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  11. En masse bluebells are enchanting - except in my front garden border where they are a blooming nuisance. Interesting bluebell facts that I didn't know. And as for the bluebell boy - have you ever seen such an effeminate fairy! It is so hard to capture the true blue of a bluebell but your pictures are glorious - shame we can't capture the scent as well.

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    1. I suspect that the bluebells in your front garden are Spanish - as I have mentioned on other comments it is easy to check, English bluebells have cream stamens, Spanish ones are blue.
      I did notice that the colour of some of my bluebell macro photos were far too blue which I discarded.

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  12. So beautiful! You know how much I adore blue flowers. Next year I will have to time/extend my spring visit so I can enjoy them. I've been visiting the UK twice a year for almost 20 years and have never seen these bluebell woods. Thanks for sharing!

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    1. Dear Loi - sometimes it is difficult to get the timing right to see the bluebells - this year they are fading rapidly now, but last year they were still around for another 3 weeks. I hope that you get the chance to see them at some time on one of your trips over.

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  13. Dear Rosemary,

    Your photographs of bluebell woods do suggest that they could be inhabited by fairies!

    I didn't know anything about bluebells, and the most surprising information (for me) is that such a dainty flower would have such a strong sap. I'm also surprised that the sap would be processed as late as the Victorian era.

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    1. Dear Mark - the woods certainly do have a misty blue magic about them for a few weeks in April/May.
      The sap comes from their very fleshy stems which oozes out as soon as you pick them. I remember this from when I was a child, people used to pick big bunches of them, but today they are protected.

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  14. They are certainly colourful in mass. I didn't know what you wrote about them, so from you I learn. Thank you.

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    1. Thank you glad that you enjoyed seeing them.

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  15. Dear Rosemary such beautiful flowers!Fields full of those preety bluebell,flowers!Wow!Gorgeous pictures!
    We can't find them here!And i like them so much!
    Wishing you Happy Mother's Day!!
    Dimi...

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    1. Thank you Dimi - Happy Mothers Day to you♡
      Glad that you enjoyed seeing the bluebells which are now sadly nearly finished for this year.

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  16. Your photo´s are just great Rosemary...and I love the blue flowers!
    I wish you a lovely weekend, take care.
    Love Titti

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    1. Thank you Titti - I am keeping a close eye on the poppy seeds, and think that they have just started to emerge - I am crossing my fingers♡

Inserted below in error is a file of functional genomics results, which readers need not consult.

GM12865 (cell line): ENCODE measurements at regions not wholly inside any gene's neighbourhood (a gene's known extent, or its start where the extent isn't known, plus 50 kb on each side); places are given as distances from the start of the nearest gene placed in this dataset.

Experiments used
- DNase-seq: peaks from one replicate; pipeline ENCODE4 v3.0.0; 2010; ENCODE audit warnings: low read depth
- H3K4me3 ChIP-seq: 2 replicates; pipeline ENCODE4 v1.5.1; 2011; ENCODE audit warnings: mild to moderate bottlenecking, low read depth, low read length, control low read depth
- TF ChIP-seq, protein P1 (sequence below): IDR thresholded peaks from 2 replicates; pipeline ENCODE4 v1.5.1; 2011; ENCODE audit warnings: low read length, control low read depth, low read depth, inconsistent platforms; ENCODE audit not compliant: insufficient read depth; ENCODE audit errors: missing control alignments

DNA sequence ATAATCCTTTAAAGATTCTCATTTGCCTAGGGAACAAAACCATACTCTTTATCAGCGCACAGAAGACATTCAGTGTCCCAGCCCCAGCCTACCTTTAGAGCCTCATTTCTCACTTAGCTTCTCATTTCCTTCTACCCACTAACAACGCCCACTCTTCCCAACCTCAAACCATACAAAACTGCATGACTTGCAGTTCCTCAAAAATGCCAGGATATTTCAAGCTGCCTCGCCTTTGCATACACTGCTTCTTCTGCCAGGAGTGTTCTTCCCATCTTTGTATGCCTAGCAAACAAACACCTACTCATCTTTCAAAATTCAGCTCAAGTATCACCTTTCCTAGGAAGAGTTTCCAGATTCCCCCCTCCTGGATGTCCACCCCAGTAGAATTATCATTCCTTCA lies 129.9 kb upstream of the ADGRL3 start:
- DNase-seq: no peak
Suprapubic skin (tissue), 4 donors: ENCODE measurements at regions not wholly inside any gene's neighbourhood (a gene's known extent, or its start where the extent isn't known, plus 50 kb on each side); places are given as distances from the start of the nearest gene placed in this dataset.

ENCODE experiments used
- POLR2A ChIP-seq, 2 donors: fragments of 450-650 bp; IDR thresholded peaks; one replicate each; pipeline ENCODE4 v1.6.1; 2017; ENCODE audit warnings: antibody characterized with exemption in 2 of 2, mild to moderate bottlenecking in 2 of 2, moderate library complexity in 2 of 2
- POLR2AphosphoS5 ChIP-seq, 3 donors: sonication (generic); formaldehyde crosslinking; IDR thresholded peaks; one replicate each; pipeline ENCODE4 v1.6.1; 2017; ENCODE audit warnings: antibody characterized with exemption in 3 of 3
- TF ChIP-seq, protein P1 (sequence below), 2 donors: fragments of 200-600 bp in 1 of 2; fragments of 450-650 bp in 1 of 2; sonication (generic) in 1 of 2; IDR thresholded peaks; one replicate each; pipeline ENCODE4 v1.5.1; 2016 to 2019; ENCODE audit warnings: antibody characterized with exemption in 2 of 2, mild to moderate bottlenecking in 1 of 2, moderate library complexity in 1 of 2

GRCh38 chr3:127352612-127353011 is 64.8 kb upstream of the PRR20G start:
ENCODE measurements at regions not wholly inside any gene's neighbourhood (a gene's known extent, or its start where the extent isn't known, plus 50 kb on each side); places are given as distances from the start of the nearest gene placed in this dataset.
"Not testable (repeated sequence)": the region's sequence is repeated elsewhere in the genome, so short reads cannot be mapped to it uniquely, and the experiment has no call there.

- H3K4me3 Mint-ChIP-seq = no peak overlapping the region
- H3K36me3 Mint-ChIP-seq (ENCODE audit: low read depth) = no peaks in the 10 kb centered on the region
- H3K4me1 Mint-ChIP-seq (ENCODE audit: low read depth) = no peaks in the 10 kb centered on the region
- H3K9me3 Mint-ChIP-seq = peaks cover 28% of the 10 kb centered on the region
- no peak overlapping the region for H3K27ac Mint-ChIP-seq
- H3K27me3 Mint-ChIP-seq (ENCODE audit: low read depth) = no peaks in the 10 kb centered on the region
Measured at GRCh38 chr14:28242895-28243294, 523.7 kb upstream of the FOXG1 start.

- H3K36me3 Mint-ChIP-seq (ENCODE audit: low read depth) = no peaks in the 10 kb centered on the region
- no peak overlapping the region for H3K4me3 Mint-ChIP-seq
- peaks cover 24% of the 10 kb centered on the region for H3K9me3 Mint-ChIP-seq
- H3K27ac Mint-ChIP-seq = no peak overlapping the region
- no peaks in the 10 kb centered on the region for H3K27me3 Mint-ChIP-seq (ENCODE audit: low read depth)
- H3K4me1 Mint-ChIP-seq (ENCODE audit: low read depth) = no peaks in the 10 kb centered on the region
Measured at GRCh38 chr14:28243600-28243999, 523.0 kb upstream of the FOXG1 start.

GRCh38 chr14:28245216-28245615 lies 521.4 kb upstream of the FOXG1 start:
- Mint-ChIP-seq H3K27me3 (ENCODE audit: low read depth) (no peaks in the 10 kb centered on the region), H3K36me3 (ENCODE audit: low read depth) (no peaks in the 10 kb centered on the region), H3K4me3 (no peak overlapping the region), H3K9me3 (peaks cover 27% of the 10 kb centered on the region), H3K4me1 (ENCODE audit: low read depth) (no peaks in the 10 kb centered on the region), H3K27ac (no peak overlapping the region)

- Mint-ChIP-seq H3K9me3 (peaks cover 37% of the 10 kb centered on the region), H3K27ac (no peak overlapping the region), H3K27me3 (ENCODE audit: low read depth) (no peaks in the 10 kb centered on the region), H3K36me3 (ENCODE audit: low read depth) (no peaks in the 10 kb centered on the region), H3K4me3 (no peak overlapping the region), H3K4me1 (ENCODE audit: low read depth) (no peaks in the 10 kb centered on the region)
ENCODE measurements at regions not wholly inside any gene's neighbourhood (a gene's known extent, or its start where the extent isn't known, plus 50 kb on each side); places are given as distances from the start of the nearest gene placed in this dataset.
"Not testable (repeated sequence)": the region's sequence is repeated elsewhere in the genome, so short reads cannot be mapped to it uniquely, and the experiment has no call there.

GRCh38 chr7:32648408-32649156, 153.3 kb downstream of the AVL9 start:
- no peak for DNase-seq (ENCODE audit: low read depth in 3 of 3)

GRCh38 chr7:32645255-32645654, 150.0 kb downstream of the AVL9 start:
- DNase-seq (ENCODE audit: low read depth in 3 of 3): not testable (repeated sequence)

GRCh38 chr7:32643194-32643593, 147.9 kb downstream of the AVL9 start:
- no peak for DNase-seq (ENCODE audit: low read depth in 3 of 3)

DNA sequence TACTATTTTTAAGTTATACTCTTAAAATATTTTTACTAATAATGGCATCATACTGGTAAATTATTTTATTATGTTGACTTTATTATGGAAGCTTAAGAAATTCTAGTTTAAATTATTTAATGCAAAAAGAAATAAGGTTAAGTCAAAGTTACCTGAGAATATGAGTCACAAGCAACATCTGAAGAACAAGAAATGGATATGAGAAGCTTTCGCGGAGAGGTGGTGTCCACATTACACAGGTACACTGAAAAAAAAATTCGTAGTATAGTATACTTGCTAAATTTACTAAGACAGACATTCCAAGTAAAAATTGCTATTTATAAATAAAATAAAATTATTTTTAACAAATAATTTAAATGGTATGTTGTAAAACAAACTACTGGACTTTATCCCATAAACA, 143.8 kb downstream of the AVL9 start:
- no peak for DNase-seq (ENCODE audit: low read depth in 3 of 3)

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  17. A fascinating post about bluebells with some lovely photos. I think the bluebell 'season' is always over too soon but every year I'm stunned by their beauty in the ancient woods here (and I love their gorgeous scent)

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    1. I was sad when I visited the woods yesterday to see how the bluebells were getting past their peak. I have looked at a bluebell post I did last year which is dated over a week later than this one and they still had not fully opened, but Spring was very late last year.

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  18. Hello, Rosemary, I sighed on the last year’s post of yours and this year on this post, too. Natural woodlands with bluebell carpet, this is a dream landscape of mine. My English bluebells started with only three bulbs and have increased twice as many as and grown taller than last year, which makes me look forward to next year. I want them to be invasive.

    Yoko

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    1. Dear Yoko - you can help your bluebells to spread by scattering around their seeds around when they are ripe. Do you have the English bluebells or the Spanish? The English have cream stamens and the Spanish blue?

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  19. I love bluebells, I saw a few at Speke Hall yesterday but we have not managed to pop over to see them in our local wood this year.....maybe if this rain stops later!

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    1. I visited our wood last Friday and was surprised at how far over they were already - last year they were still around for another 2 - 3 weeks.

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  20. Fascinating facts and beautiful images.

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    1. Thanks Suzie - it is a shame that they are already going over for this year.

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  21. As usual, I have been educated while thoroughly immersed in beauty....
    Enjoy your week ahead Rosemary....
    I would love to lay down in a field of bluebells♥️
    Cheers!
    Linda :o)

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    1. That is exactly the feeling you have when wandering in a bluebell wood - lie down in them, close your eyes, smell their sweet smell, and let the sunshine filter through the leaves onto your face - perfect.